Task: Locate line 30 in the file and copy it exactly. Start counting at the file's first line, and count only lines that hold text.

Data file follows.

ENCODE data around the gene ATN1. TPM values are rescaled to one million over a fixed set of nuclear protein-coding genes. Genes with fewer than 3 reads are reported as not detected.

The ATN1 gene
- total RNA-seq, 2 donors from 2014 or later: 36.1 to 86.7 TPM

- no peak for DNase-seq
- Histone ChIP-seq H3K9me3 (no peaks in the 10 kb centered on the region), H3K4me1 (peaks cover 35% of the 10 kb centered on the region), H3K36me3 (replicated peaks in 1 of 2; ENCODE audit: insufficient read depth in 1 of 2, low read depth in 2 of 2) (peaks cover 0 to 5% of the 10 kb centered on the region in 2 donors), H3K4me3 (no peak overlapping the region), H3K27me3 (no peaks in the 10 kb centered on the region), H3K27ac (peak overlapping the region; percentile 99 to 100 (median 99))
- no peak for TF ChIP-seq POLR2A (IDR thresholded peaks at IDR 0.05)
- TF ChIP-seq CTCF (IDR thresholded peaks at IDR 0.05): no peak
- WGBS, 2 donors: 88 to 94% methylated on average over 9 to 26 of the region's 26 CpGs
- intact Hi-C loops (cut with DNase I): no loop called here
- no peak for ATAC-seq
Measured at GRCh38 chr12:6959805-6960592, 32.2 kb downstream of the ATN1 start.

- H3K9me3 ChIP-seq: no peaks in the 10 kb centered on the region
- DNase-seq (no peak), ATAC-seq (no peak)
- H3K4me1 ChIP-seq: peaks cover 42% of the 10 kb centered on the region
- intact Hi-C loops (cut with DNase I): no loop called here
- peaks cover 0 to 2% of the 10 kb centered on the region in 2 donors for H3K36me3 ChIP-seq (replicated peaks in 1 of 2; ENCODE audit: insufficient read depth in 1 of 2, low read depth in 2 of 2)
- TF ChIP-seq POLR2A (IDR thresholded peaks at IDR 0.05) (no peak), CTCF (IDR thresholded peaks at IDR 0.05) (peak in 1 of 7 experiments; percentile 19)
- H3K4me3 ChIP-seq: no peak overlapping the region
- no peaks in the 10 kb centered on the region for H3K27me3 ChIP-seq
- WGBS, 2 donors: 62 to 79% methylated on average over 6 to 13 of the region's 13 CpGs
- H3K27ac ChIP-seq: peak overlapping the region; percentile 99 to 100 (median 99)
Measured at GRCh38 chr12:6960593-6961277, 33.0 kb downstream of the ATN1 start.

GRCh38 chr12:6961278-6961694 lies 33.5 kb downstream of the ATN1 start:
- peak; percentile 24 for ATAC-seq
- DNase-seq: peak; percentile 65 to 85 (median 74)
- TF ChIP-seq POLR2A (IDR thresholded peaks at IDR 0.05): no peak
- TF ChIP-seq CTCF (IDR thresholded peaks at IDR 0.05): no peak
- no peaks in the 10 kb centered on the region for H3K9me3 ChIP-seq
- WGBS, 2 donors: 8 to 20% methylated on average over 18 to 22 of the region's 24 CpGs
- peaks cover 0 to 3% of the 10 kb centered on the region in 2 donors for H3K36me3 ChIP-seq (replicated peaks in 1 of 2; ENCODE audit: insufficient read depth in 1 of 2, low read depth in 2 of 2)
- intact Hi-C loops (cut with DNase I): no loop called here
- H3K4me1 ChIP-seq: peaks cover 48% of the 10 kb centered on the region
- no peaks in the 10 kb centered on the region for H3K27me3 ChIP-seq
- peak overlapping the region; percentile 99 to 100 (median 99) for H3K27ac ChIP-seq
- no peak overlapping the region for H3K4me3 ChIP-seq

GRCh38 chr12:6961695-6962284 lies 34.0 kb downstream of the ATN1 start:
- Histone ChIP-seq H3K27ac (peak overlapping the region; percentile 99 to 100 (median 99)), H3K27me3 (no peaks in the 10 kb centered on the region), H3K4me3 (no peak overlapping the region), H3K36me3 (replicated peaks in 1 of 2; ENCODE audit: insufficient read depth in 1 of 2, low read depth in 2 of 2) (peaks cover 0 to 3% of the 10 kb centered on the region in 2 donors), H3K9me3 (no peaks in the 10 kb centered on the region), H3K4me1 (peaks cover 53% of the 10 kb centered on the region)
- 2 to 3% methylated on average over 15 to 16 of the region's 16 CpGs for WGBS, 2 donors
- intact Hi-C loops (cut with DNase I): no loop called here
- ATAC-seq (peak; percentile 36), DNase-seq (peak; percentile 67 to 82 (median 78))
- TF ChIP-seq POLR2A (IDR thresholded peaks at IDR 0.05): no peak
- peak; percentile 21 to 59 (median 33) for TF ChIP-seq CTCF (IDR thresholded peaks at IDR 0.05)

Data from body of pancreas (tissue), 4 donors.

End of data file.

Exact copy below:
- peaks cover 0 to 3% of the 10 kb centered on the region in 2 donors for H3K36me3 ChIP-seq (replicated peaks in 1 of 2; ENCODE audit: insufficient read depth in 1 of 2, low read depth in 2 of 2)